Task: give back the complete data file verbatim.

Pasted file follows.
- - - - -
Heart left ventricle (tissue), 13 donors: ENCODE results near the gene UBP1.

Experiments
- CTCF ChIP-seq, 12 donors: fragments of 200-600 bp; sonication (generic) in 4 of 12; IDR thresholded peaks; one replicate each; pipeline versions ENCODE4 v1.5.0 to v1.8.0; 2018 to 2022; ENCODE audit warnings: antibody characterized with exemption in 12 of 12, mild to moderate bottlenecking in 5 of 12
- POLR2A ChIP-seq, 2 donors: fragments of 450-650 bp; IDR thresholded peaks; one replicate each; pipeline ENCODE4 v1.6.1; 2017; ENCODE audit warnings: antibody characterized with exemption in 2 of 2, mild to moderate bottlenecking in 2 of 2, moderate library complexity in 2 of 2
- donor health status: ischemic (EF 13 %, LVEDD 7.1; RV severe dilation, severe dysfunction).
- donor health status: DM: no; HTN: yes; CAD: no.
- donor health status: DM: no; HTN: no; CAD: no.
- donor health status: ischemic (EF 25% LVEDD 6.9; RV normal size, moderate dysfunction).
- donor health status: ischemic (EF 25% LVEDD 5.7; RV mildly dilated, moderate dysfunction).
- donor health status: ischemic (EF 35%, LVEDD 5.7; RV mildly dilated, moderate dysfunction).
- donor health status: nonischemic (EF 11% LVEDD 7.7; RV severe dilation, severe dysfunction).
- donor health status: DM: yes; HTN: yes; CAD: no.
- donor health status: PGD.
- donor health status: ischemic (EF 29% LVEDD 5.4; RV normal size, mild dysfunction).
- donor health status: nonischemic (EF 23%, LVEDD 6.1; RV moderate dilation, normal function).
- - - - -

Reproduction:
Heart left ventricle (tissue), 13 donors: ENCODE results near the gene UBP1.

Experiments
- CTCF ChIP-seq, 12 donors: fragments of 200-600 bp; sonication (generic) in 4 of 12; IDR thresholded peaks; one replicate each; pipeline versions ENCODE4 v1.5.0 to v1.8.0; 2018 to 2022; ENCODE audit warnings: antibody characterized with exemption in 12 of 12, mild to moderate bottlenecking in 5 of 12
- POLR2A ChIP-seq, 2 donors: fragments of 450-650 bp; IDR thresholded peaks; one replicate each; pipeline ENCODE4 v1.6.1; 2017; ENCODE audit warnings: antibody characterized with exemption in 2 of 2, mild to moderate bottlenecking in 2 of 2, moderate library complexity in 2 of 2
- donor health status: ischemic (EF 13 %, LVEDD 7.1; RV severe dilation, severe dysfunction).
- donor health status: DM: no; HTN: yes; CAD: no.
- donor health status: DM: no; HTN: no; CAD: no.
- donor health status: ischemic (EF 25% LVEDD 6.9; RV normal size, moderate dysfunction).
- donor health status: ischemic (EF 25% LVEDD 5.7; RV mildly dilated, moderate dysfunction).
- donor health status: ischemic (EF 35%, LVEDD 5.7; RV mildly dilated, moderate dysfunction).
- donor health status: nonischemic (EF 11% LVEDD 7.7; RV severe dilation, severe dysfunction).
- donor health status: DM: yes; HTN: yes; CAD: no.
- donor health status: PGD.
- donor health status: ischemic (EF 29% LVEDD 5.4; RV normal size, mild dysfunction).
- donor health status: nonischemic (EF 23%, LVEDD 6.1; RV moderate dilation, normal function).